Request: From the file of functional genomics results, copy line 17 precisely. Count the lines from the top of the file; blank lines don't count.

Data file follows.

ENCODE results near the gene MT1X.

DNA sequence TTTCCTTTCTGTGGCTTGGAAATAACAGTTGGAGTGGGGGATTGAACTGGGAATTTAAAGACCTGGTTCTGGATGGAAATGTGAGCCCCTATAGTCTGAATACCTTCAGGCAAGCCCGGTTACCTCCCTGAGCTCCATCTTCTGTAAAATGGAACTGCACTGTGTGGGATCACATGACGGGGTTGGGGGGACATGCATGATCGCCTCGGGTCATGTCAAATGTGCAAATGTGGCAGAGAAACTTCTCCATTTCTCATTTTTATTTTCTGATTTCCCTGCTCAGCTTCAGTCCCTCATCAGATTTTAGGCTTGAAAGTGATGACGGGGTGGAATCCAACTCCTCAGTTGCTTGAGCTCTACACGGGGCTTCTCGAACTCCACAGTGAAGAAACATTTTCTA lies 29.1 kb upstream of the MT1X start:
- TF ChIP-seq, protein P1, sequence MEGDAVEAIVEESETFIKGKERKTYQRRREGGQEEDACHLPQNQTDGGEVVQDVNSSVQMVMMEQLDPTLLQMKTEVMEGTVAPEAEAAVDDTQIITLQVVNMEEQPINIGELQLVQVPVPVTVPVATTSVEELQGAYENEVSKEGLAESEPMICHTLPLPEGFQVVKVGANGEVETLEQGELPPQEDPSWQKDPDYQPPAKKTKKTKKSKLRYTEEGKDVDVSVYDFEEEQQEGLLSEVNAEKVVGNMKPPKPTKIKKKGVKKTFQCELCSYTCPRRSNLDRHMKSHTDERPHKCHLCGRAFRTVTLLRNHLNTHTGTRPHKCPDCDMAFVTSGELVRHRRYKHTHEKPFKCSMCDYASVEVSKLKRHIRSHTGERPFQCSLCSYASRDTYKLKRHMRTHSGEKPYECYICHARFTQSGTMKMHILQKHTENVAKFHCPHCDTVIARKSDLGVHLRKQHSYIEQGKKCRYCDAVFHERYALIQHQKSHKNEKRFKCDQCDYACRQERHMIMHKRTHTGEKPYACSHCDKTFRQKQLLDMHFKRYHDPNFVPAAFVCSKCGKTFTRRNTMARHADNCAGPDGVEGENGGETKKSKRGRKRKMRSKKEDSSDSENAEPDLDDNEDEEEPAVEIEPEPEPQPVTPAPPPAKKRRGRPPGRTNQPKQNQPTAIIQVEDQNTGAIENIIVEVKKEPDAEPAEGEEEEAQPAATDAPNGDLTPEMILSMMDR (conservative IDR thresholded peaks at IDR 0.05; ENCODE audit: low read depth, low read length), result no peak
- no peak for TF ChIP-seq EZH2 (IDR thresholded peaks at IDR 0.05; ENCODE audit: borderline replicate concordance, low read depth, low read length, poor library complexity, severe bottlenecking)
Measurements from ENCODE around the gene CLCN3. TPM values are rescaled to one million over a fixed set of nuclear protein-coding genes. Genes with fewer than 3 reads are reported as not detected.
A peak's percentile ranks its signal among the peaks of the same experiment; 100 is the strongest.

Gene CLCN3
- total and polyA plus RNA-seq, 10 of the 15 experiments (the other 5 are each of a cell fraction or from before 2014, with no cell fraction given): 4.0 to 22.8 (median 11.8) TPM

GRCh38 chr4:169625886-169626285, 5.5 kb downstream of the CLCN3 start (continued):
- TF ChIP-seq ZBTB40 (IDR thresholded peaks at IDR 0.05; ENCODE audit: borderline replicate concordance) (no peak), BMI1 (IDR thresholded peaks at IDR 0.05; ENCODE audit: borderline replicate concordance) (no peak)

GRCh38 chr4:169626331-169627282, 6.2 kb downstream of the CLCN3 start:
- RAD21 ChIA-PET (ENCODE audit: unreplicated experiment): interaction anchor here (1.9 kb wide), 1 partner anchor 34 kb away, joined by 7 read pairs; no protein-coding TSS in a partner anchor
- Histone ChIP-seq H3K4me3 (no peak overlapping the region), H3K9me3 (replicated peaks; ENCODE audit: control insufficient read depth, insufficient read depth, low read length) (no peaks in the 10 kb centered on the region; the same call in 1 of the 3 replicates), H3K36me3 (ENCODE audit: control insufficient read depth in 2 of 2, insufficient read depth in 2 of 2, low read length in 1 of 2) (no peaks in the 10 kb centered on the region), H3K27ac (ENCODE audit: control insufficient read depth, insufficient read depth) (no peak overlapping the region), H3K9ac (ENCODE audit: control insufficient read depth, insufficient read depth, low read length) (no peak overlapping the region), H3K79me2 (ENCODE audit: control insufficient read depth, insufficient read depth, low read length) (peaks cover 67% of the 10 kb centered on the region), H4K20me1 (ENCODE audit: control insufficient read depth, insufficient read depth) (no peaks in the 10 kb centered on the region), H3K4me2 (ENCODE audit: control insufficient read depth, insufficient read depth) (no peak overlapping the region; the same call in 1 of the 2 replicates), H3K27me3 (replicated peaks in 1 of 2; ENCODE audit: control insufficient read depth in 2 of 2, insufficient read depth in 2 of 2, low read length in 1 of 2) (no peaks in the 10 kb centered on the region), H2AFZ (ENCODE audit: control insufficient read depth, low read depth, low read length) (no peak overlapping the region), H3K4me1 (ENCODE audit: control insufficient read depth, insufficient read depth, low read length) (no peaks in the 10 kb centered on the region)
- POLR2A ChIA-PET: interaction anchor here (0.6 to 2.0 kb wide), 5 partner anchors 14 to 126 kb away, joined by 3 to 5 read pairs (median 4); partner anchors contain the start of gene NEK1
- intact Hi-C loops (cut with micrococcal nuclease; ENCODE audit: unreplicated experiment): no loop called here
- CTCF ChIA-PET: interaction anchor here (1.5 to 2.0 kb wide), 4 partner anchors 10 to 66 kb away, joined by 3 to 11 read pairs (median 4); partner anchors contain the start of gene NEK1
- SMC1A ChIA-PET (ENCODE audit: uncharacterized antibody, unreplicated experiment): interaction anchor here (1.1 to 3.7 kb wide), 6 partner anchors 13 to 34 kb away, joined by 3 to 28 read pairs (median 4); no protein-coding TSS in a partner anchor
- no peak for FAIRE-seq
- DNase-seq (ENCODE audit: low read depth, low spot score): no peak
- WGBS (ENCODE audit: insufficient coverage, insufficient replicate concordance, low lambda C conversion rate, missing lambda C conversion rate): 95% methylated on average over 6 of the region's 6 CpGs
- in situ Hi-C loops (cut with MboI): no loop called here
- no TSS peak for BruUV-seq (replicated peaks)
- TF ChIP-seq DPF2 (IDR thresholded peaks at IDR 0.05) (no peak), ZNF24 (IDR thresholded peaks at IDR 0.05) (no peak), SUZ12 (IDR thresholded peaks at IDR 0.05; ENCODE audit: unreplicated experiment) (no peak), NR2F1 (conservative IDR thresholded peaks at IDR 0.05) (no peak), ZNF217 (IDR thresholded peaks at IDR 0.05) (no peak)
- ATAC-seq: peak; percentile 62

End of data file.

- SMC1A ChIA-PET (ENCODE audit: uncharacterized antibody, unreplicated experiment): interaction anchor here (1.1 to 3.7 kb wide), 6 partner anchors 13 to 34 kb away, joined by 3 to 28 read pairs (median 4); no protein-coding TSS in a partner anchor